I wrote back expressing my concerns about giving ritual practices in written form. They really need to be learned from a living teacher, and in context. Basically, when you work with a yantra, you’re starting deity sādhana. It’s a committed relationship with that sacred power. In other words, a life-long relationship, not a weekend fling.
Most people who are raised in a culture of Judeo-Christian dualism (i.e. that God/the divine is separate from your most expansive Self), aren’t going to understand what it means to have this kind of relationship with a sacred power. That you’re invoking a quality that is already inherent in all of us.
The problem with teaching esoteric practices out of context is that you’re basically appropriating and commodifying them. You’ve cut it off from its roots – it’s lifeless. Lastly, it’s reductivism – if I can’t explain something thoroughly enough for people to actually put it into use successfully, it’s a lie by omission. I’ve simplified it so much that it stops being true or valid. It’s reducing something rich and nuanced to a couple mechanical actions that no longer have any power or meaning.
So I said no. I wasn’t comfortable giving yantra practices in written form with no context.
They were really persuasive, citing the fact that all these other teachers (many of whom I respect and admire) had added simple practices that helped the wisdom come alive for readers today, so they could understand that the teachings aren’t long ago or far away.
Writing a Suitable Yantra Meditation
So I decided to give people a simple eyes-open meditation practice using the center of the design as a focal point. Normally, it’s just done with a simple dot on the wall. It’s a simple but profound practice for concentrating attention and withdrawing the senses inward.
Because these yantras are designed for eyes-open practice in the Johari tradition, this is a suitable exercise. What I was offering was essentially a baby-step toward the full practice. I didn’t get into the stories of the deities, or their mantras, so I figured there would be a very low risk of a negative result. Basically my instructions were to sit comfortably, focus on the center of the yantra, and count the breath, which is a simple way to stay present and self-aware.
Here’s the problem: when you play with yantras you are playing with self-aware patterns of energy. You can call them archetypes or deities or whatever, but it’s not like throwing a ball around. It’s more like playing with a ball that can move itself.
It takes a lot of good karma to even see a yantra. And there’s a difference between looking at something and seeing it, really understanding it, getting the transmission. This is part of why these deities are described as playful. One person just sees a colorful pattern, while the next feels it come alive in their awareness – anything can happen!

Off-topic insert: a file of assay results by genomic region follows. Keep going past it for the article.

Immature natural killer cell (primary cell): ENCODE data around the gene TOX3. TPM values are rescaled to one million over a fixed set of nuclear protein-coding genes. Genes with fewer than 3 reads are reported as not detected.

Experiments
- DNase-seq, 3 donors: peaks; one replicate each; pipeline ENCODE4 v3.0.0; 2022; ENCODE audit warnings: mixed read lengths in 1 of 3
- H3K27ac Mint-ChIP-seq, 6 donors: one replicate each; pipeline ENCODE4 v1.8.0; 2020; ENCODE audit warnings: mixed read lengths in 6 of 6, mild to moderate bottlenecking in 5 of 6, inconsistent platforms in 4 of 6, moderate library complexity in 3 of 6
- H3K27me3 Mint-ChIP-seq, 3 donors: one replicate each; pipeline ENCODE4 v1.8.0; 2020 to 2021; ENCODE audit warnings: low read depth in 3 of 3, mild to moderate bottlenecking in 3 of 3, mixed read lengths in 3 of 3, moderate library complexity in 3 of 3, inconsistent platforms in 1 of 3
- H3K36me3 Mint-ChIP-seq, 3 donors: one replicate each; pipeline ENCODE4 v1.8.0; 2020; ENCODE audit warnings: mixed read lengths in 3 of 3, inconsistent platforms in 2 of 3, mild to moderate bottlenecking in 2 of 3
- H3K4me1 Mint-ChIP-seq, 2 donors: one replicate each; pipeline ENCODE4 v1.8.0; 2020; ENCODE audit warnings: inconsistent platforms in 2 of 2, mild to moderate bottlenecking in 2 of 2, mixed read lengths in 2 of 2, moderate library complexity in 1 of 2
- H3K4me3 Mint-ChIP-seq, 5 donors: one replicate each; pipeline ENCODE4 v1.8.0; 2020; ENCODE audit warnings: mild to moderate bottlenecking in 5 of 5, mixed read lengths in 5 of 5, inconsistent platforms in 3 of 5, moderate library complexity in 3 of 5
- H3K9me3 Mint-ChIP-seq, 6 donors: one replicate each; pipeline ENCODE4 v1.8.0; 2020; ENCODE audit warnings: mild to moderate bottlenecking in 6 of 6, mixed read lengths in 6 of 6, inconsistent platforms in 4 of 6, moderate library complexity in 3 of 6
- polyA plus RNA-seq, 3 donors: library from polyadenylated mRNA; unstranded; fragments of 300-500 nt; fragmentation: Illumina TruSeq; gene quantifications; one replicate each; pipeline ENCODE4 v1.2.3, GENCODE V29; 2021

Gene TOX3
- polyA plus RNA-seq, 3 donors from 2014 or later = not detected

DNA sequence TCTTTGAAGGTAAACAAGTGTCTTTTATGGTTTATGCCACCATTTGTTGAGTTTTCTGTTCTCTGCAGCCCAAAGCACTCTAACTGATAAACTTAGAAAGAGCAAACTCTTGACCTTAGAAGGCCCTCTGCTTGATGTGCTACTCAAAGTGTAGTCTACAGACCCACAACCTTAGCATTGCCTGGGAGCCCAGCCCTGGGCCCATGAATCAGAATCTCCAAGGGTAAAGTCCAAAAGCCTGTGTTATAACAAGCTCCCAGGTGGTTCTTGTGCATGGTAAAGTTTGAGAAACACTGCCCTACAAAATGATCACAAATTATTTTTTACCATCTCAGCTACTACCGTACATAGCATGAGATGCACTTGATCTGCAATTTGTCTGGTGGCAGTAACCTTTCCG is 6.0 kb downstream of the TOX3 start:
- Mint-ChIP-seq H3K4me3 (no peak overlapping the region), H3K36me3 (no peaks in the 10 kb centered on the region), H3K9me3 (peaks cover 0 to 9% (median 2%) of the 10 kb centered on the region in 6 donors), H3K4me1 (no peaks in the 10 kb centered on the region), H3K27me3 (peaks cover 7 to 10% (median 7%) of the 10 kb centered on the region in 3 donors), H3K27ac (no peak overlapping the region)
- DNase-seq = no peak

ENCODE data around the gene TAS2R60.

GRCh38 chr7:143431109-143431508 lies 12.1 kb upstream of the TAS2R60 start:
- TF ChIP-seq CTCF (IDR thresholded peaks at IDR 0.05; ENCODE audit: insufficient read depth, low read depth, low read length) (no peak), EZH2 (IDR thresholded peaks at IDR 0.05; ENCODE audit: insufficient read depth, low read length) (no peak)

So I wrote out a list of eight steps for eyes-open meditation on the yantra. The editors were so grateful, so thankful, so effusive with their praise. They made a few minor grammatical edits and send me a copy for review, I sent it back. Standard stuff. All systems go.
A couple months later, one of the editors asked if I could send more images. She had taken a look at my website and seen the sculptural works made with many layers, gems, and gold leaf. These are meru (sacred mountain) yantras, which are said to be even more powerful than the flat designs. She explained that they would love to showcase the full range of my work. Awesome! So I sent in more pictures. I figured they’d use them elsewhere as illustrations in the book, or maybe to supplement my article. She wrote back that they loved one image of a red Śrī yantra. No problem.
A couple more months go by, and I get the book.
It’s really gorgeous – groovy muted earth colors throughout. Lots of action shots of attractive young people doing challenging postures on mountain tops and in grassy fields filled with wildflowers. It’s filled with self-help stuff, but it’s not a lightweight project. Plenty of legitimate info, too. Over two hundred pages and sixty contributors. It was clearly made by intelligent people who care about what they’re working on.
So I’m really excited, and flip to my article. And this is what I see:
So before I get into my response in Part II of this article (coming soon, so be sure to check back!), I’m curious to know what you think of it. Pay attention to how you feel when you gaze at each yantra, and specifically what you feel in your body. What do you notice? Any other significant changes? Let us know in the comments.
Part II of this article can be found here.
About the author: Ekabhumi Ellik is a sacred artist and a Core Teacher for Living Sanskrit.